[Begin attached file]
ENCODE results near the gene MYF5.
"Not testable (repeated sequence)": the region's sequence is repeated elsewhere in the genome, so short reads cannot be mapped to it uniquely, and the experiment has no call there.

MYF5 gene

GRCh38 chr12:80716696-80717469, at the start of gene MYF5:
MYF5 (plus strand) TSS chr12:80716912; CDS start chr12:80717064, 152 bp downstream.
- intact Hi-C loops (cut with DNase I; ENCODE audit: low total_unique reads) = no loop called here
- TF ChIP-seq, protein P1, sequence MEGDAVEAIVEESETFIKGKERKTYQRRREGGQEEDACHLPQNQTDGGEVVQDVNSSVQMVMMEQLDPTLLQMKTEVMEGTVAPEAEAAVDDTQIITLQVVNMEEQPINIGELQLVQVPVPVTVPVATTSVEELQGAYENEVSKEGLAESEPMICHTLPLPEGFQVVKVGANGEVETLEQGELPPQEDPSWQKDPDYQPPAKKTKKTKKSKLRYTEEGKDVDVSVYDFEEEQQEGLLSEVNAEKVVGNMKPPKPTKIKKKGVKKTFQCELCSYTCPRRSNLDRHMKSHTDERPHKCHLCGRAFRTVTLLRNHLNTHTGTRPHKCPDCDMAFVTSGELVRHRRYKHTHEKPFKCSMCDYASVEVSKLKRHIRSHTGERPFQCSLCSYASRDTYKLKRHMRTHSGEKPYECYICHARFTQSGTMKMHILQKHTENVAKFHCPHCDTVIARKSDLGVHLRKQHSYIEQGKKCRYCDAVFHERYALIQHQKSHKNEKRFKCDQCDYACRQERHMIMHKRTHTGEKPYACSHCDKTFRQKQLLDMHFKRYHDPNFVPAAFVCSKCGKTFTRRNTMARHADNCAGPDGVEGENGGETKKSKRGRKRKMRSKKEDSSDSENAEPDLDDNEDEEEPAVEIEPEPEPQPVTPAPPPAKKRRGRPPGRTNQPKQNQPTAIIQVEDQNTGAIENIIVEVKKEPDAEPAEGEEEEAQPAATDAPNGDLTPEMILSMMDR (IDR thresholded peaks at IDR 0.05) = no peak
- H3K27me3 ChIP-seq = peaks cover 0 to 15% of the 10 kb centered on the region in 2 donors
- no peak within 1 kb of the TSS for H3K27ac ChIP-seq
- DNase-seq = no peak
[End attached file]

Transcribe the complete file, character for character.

ENCODE results near the gene MYF5.
"Not testable (repeated sequence)": the region's sequence is repeated elsewhere in the genome, so short reads cannot be mapped to it uniquely, and the experiment has no call there.

MYF5 gene

GRCh38 chr12:80716696-80717469, at the start of gene MYF5:
MYF5 (plus strand) TSS chr12:80716912; CDS start chr12:80717064, 152 bp downstream.
- intact Hi-C loops (cut with DNase I; ENCODE audit: low total_unique reads) = no loop called here
- TF ChIP-seq, protein P1, sequence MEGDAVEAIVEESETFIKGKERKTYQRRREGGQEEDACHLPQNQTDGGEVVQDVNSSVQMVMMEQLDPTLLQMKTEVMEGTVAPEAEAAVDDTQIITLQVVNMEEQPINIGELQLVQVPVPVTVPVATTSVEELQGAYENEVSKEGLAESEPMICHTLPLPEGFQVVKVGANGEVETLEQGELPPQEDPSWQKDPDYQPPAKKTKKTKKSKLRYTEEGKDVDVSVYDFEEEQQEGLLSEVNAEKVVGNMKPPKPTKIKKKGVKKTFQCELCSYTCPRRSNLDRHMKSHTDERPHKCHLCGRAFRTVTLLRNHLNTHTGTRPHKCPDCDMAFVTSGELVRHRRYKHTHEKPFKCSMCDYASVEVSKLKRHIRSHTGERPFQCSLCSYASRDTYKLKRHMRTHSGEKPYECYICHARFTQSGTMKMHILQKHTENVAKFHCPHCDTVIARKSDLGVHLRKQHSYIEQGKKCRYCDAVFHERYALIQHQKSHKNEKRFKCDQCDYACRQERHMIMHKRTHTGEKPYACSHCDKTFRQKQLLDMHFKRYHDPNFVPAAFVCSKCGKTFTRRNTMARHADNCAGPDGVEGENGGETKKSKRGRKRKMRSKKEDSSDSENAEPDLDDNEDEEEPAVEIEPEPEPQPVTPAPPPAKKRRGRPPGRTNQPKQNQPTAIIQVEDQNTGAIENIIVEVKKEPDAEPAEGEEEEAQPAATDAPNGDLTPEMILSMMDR (IDR thresholded peaks at IDR 0.05) = no peak
- H3K27me3 ChIP-seq = peaks cover 0 to 15% of the 10 kb centered on the region in 2 donors
- no peak within 1 kb of the TSS for H3K27ac ChIP-seq
- DNase-seq = no peak